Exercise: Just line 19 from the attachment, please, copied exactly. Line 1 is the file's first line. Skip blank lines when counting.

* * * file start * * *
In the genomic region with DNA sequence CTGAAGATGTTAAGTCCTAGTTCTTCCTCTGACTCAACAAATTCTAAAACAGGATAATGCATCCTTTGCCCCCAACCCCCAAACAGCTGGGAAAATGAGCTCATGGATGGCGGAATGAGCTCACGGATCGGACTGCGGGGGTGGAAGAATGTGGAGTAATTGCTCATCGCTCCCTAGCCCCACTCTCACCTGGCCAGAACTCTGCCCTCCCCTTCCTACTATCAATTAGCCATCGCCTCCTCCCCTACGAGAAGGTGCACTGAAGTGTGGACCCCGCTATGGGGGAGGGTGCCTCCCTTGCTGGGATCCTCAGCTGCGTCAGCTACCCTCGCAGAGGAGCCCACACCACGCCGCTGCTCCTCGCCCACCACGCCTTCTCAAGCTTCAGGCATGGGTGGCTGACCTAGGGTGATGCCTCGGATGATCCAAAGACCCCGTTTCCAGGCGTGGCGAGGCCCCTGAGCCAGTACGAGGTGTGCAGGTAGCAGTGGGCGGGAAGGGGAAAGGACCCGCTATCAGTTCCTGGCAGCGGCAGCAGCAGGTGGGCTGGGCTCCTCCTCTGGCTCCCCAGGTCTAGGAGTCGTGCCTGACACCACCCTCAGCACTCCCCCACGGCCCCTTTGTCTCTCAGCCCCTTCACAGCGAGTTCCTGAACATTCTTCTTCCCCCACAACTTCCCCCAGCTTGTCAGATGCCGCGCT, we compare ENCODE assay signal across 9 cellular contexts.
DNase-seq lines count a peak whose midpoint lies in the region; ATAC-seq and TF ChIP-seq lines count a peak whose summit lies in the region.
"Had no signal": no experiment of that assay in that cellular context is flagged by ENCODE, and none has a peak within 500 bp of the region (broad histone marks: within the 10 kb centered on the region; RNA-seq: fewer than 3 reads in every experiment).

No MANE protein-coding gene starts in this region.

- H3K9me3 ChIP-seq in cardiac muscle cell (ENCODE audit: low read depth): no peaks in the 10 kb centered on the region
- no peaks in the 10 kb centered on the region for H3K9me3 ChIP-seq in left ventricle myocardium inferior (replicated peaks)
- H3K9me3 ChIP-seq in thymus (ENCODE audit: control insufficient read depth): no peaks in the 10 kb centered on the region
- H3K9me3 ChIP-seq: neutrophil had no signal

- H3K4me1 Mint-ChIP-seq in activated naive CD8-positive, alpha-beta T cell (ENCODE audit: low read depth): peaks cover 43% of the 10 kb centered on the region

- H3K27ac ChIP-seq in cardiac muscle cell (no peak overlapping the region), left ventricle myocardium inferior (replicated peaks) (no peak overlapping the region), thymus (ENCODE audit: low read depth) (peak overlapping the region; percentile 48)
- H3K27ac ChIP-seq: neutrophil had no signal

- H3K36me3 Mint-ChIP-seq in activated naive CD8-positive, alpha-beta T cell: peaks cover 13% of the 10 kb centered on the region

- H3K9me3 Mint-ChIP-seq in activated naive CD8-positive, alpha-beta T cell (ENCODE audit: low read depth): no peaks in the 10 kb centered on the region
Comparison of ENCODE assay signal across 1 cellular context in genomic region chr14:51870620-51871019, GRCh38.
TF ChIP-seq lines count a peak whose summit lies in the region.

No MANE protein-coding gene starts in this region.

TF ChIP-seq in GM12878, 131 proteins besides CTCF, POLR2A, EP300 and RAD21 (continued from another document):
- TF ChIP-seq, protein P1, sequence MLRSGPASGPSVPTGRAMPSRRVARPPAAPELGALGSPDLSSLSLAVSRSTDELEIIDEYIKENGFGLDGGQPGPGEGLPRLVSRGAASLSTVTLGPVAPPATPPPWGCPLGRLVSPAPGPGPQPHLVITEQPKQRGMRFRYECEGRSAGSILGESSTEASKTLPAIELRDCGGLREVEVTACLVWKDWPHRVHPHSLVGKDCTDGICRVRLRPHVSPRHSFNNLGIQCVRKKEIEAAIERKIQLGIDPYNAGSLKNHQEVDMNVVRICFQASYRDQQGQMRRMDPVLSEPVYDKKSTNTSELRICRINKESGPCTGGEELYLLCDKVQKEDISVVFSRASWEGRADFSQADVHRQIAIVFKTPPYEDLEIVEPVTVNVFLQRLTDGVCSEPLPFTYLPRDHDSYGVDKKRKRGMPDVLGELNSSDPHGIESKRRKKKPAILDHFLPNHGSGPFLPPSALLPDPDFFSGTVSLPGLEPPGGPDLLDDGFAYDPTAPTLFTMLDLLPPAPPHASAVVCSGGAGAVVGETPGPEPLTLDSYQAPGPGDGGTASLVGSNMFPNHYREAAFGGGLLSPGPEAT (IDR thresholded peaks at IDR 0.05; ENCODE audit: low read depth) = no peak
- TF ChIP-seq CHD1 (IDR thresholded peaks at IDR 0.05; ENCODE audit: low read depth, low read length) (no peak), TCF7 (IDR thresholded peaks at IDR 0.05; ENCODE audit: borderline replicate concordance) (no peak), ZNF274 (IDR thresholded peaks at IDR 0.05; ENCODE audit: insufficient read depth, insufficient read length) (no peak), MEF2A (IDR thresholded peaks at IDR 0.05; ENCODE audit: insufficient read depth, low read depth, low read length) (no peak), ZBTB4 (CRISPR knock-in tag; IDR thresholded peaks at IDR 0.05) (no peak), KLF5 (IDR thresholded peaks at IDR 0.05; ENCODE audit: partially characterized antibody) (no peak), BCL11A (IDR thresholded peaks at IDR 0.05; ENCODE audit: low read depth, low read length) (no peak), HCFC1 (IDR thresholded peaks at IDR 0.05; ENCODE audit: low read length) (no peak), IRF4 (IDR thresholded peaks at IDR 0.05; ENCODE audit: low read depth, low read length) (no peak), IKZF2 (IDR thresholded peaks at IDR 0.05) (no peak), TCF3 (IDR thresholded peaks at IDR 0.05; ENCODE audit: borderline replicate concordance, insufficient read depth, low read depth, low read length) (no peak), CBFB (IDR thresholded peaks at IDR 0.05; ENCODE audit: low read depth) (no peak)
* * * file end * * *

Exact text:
- TF ChIP-seq CHD1 (IDR thresholded peaks at IDR 0.05; ENCODE audit: low read depth, low read length) (no peak), TCF7 (IDR thresholded peaks at IDR 0.05; ENCODE audit: borderline replicate concordance) (no peak), ZNF274 (IDR thresholded peaks at IDR 0.05; ENCODE audit: insufficient read depth, insufficient read length) (no peak), MEF2A (IDR thresholded peaks at IDR 0.05; ENCODE audit: insufficient read depth, low read depth, low read length) (no peak), ZBTB4 (CRISPR knock-in tag; IDR thresholded peaks at IDR 0.05) (no peak), KLF5 (IDR thresholded peaks at IDR 0.05; ENCODE audit: partially characterized antibody) (no peak), BCL11A (IDR thresholded peaks at IDR 0.05; ENCODE audit: low read depth, low read length) (no peak), HCFC1 (IDR thresholded peaks at IDR 0.05; ENCODE audit: low read length) (no peak), IRF4 (IDR thresholded peaks at IDR 0.05; ENCODE audit: low read depth, low read length) (no peak), IKZF2 (IDR thresholded peaks at IDR 0.05) (no peak), TCF3 (IDR thresholded peaks at IDR 0.05; ENCODE audit: borderline replicate concordance, insufficient read depth, low read depth, low read length) (no peak), CBFB (IDR thresholded peaks at IDR 0.05; ENCODE audit: low read depth) (no peak)